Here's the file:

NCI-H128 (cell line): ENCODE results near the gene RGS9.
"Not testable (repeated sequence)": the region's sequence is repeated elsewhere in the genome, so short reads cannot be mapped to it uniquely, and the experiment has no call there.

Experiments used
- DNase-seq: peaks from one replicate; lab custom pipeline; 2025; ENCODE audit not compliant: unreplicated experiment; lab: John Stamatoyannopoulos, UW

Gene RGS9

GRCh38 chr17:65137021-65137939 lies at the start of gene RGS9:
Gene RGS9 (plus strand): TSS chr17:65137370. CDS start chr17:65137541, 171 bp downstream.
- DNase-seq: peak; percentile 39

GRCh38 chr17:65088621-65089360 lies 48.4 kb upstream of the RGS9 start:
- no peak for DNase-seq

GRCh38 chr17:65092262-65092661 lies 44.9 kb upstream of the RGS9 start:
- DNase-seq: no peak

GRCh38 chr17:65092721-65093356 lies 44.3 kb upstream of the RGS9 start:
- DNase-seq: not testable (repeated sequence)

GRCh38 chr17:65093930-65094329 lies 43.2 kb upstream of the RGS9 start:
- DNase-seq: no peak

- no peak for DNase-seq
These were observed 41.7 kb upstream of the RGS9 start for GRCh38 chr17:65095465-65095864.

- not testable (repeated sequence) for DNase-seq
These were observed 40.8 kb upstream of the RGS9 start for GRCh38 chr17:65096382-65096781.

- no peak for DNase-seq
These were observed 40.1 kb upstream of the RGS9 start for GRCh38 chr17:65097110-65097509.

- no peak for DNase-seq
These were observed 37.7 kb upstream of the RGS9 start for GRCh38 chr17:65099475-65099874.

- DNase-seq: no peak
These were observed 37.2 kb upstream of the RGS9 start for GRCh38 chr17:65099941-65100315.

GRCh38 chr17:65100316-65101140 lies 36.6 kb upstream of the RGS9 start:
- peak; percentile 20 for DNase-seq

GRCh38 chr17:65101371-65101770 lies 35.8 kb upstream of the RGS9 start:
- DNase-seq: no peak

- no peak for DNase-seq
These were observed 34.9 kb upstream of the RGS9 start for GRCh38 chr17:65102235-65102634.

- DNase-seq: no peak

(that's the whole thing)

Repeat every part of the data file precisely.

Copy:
NCI-H128 (cell line): ENCODE results near the gene RGS9.
"Not testable (repeated sequence)": the region's sequence is repeated elsewhere in the genome, so short reads cannot be mapped to it uniquely, and the experiment has no call there.

Experiments used
- DNase-seq: peaks from one replicate; lab custom pipeline; 2025; ENCODE audit not compliant: unreplicated experiment; lab: John Stamatoyannopoulos, UW

Gene RGS9

GRCh38 chr17:65137021-65137939 lies at the start of gene RGS9:
Gene RGS9 (plus strand): TSS chr17:65137370. CDS start chr17:65137541, 171 bp downstream.
- DNase-seq: peak; percentile 39

GRCh38 chr17:65088621-65089360 lies 48.4 kb upstream of the RGS9 start:
- no peak for DNase-seq

GRCh38 chr17:65092262-65092661 lies 44.9 kb upstream of the RGS9 start:
- DNase-seq: no peak

GRCh38 chr17:65092721-65093356 lies 44.3 kb upstream of the RGS9 start:
- DNase-seq: not testable (repeated sequence)

GRCh38 chr17:65093930-65094329 lies 43.2 kb upstream of the RGS9 start:
- DNase-seq: no peak

- no peak for DNase-seq
These were observed 41.7 kb upstream of the RGS9 start for GRCh38 chr17:65095465-65095864.

- not testable (repeated sequence) for DNase-seq
These were observed 40.8 kb upstream of the RGS9 start for GRCh38 chr17:65096382-65096781.

- no peak for DNase-seq
These were observed 40.1 kb upstream of the RGS9 start for GRCh38 chr17:65097110-65097509.

- no peak for DNase-seq
These were observed 37.7 kb upstream of the RGS9 start for GRCh38 chr17:65099475-65099874.

- DNase-seq: no peak
These were observed 37.2 kb upstream of the RGS9 start for GRCh38 chr17:65099941-65100315.

GRCh38 chr17:65100316-65101140 lies 36.6 kb upstream of the RGS9 start:
- peak; percentile 20 for DNase-seq

GRCh38 chr17:65101371-65101770 lies 35.8 kb upstream of the RGS9 start:
- DNase-seq: no peak

- no peak for DNase-seq
These were observed 34.9 kb upstream of the RGS9 start for GRCh38 chr17:65102235-65102634.

- DNase-seq: no peak